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Remote Parks Rely on Radio
... to Help Visitors Navigate Safely in the "Land of Limited Services"
Hiking at Mount Mitchell 6,684 Feet above Sea Level  
Mt. Mitchell hiker Mt. Mitchell sign 
On a clear day hikers can see 100 miles and into two adjacent states from the summit of Mount Mitchell, located in North Carolina’s first state park.  Shutterstock Photo Signs advise visitors to tune in as they drive in. 
Photo by Bill Baker

BURNSVILLE, NC, May 2023:  Perched on the Blue Ridge Parkway northeast of Asheville, North Carolina, is Mount Mitchell State Park. This gem of the Appalachians boasts the highest mountain peak east of the Mississippi. But to get there, you have to enter a land devoid of many of the services modern America is accustomed to. Gasoline? That’s at least 16 miles away; some days it’s 30. Cellular service? It depends on where you stand. Weather forecasts? Not likely to match the conditions that greet you when you arrive at the top. Food? That’s why they made backpacks.

It is in these “information deserts” that Information Radio services thrive – especially with the current limitations on staffing to provide orientation.

Mt. Mitchell antenna installation
Installing Mount Mitchell's Info Radio Antenna -- Arguably the Highest Radio Antenna East of the Mississippi
        Photo Courtesy of NC Parks
Mount Mitchell’s radio broadcast is all about safety, advising upbound patrons of service limitations before they climb the steep 1400-foot access road. Weather at the top can be sharply colder with snow and fog that some visitors don’t plan for before they start upward. The winding access road is also traveled by bikers and hikers that drivers need to keep an eye out for.

The Friends of Mount Mitchell’s IT manager Alan Orovitz points out that the broadcast, “provides critical safety information. If there are severe weather conditions expected we definitely don’t want people to start out on the trail system.” With the Mount Mitchell station, North Carolina State Parks join hundreds of outdoor venues that have installed Information Radio Stations to inform visitors as they approach – the optimum time to reach out to refresh details they might think they know from the web.

Hocking Hills State Park in Ohio installed a similar radio service to tell motorists how they can enjoy their offerings on busy weekends when their most popular venue – Old Man’s Cave – fills up. The park is nestled in a remote part of southern Ohio where cellular coverage is not consistently available. The National Park Service – which invented the Information Radio service back in the 1970’s – employs the technology in dozens of parks and historic sites coast to coast.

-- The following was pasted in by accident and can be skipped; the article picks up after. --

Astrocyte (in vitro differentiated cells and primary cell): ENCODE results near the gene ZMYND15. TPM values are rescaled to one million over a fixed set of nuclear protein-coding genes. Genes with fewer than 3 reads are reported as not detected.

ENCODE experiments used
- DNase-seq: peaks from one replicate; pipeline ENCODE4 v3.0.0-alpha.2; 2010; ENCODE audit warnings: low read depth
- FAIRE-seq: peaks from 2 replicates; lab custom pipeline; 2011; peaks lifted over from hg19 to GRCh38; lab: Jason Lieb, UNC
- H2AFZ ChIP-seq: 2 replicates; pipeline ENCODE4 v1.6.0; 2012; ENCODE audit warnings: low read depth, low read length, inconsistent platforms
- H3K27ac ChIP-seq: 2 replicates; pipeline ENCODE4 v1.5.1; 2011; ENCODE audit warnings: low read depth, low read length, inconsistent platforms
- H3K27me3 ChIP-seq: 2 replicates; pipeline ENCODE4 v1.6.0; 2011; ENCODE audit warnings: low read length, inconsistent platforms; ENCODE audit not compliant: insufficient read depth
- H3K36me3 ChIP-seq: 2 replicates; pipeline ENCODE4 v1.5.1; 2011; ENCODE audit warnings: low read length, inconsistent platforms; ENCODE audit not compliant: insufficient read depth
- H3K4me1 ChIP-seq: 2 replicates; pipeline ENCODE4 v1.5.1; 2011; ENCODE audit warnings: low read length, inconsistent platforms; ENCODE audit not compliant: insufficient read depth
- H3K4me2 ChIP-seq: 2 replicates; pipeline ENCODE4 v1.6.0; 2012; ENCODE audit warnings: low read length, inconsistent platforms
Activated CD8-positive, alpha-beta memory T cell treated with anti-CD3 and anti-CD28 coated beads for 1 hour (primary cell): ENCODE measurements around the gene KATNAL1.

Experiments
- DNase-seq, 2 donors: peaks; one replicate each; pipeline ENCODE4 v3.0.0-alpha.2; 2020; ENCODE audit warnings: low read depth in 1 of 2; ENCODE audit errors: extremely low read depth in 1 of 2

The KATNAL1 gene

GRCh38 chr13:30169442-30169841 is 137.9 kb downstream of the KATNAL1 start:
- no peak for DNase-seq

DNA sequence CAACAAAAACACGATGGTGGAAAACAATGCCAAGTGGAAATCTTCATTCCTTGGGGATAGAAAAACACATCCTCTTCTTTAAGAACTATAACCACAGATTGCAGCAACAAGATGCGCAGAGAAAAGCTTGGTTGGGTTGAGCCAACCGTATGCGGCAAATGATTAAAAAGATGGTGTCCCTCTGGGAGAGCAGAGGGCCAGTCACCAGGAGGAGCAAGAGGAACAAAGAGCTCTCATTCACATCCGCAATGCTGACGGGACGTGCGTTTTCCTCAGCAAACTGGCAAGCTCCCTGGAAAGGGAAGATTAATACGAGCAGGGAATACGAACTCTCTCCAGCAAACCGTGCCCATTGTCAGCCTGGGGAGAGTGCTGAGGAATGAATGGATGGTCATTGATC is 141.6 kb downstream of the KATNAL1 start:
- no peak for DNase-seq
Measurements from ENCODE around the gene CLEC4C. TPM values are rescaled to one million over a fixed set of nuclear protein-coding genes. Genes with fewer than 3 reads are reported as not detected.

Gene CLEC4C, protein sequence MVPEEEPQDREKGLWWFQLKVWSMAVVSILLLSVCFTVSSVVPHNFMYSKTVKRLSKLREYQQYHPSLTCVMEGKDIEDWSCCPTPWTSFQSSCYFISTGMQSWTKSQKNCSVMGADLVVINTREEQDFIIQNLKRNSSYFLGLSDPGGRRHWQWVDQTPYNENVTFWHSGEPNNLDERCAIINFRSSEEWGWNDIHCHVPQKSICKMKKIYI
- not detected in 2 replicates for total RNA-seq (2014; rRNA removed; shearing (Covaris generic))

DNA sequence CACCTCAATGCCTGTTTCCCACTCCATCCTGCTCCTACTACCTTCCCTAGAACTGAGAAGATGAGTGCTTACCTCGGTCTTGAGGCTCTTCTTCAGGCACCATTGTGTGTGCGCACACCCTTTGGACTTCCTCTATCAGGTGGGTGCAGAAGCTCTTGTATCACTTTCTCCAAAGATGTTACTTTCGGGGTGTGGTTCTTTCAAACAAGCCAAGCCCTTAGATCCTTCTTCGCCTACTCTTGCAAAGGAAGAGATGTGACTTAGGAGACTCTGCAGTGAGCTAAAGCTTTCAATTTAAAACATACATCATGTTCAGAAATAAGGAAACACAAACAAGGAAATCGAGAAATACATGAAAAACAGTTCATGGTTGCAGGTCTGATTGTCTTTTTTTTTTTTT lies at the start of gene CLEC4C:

Grand Canyon National Park broadcasts at the South Rim to advise drivers about all variety of safety issues. Their EventCAST radio station was used heavily during the pandemic to let patrons know what services were available and the safety procedures required amid the changing health regulations. And, with lines at the gate sometimes stretching to two hours, the Park wants to encourage everyone to use their shuttlebuses to save time and keep the air clean.
Grand Canyon HAR
Approaching the South Rim, Grand Canyon's info
service advises bus schedules, hiking safety.   
   Photo by Bill Baker
Other high profile destinations such as St. Croix Island International Historic Site plan to use a more compact license-free Information Radio System (InfOspot) to broadcast interpretive information when visitor facilities are unmanned.

The use of the radio medium for information and interpretation services is a natural, given the demographics of park and historic site visitors, which skews high. Media surveys indicate that people above the age of 45 are much more likely to sample a radio service than a smartphone-based information method. Combined with the reality that digital services are not available in proximity to many of the most popular outdoor venues, radio continues to be a natural fit to keep visitors apprised.
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